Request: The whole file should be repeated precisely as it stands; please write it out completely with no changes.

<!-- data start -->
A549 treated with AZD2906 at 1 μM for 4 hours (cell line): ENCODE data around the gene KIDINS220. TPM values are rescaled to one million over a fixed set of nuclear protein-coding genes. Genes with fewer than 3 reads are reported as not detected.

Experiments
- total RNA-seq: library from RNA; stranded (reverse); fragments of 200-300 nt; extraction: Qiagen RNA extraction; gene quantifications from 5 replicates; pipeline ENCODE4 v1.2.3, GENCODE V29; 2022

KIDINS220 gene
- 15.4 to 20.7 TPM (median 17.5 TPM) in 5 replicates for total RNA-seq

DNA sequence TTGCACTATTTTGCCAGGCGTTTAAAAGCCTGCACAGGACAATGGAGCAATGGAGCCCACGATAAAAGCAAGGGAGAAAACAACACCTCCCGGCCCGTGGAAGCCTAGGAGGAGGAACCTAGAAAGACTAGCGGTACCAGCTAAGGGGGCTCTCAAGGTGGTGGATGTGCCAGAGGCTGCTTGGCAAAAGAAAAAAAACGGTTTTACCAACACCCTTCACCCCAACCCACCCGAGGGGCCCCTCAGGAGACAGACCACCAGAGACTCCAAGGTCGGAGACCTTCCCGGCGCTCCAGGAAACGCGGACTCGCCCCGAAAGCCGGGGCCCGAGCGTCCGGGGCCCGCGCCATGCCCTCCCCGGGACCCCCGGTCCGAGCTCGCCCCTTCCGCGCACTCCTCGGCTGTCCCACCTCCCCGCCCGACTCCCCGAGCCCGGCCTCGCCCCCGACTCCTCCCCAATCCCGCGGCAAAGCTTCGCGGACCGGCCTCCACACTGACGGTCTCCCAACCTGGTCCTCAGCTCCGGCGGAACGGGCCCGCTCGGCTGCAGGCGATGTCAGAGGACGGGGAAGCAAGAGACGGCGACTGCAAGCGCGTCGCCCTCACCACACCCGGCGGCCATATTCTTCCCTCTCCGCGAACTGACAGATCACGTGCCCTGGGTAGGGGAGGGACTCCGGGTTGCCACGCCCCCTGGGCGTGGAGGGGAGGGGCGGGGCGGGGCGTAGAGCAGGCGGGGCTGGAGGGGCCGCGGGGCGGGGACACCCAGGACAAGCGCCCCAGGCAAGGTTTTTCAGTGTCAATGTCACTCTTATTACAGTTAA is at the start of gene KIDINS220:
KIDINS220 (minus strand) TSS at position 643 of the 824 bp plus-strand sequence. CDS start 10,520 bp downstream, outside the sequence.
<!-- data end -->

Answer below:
A549 treated with AZD2906 at 1 μM for 4 hours (cell line): ENCODE data around the gene KIDINS220. TPM values are rescaled to one million over a fixed set of nuclear protein-coding genes. Genes with fewer than 3 reads are reported as not detected.

Experiments
- total RNA-seq: library from RNA; stranded (reverse); fragments of 200-300 nt; extraction: Qiagen RNA extraction; gene quantifications from 5 replicates; pipeline ENCODE4 v1.2.3, GENCODE V29; 2022

KIDINS220 gene
- 15.4 to 20.7 TPM (median 17.5 TPM) in 5 replicates for total RNA-seq

DNA sequence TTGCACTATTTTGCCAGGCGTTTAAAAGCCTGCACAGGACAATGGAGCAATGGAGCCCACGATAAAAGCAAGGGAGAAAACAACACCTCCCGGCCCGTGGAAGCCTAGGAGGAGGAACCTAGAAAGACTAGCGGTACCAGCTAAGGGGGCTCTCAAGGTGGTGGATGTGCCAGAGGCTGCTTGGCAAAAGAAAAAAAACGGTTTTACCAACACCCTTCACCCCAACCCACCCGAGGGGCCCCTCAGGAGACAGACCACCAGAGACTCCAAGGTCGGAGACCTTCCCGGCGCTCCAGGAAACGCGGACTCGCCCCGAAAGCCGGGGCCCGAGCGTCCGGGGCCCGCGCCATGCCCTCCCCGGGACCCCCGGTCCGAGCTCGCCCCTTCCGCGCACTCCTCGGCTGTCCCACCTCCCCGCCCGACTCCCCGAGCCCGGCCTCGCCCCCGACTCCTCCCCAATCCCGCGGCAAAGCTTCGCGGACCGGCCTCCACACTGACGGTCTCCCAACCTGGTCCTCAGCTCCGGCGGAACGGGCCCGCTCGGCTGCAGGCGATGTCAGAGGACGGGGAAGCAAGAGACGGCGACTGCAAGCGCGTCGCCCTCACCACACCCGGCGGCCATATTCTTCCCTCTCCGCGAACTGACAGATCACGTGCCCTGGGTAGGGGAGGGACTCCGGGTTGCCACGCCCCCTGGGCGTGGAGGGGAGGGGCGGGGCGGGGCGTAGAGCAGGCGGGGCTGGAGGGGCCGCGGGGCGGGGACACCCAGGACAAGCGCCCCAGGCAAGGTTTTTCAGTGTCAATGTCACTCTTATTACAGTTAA is at the start of gene KIDINS220:
KIDINS220 (minus strand) TSS at position 643 of the 824 bp plus-strand sequence. CDS start 10,520 bp downstream, outside the sequence.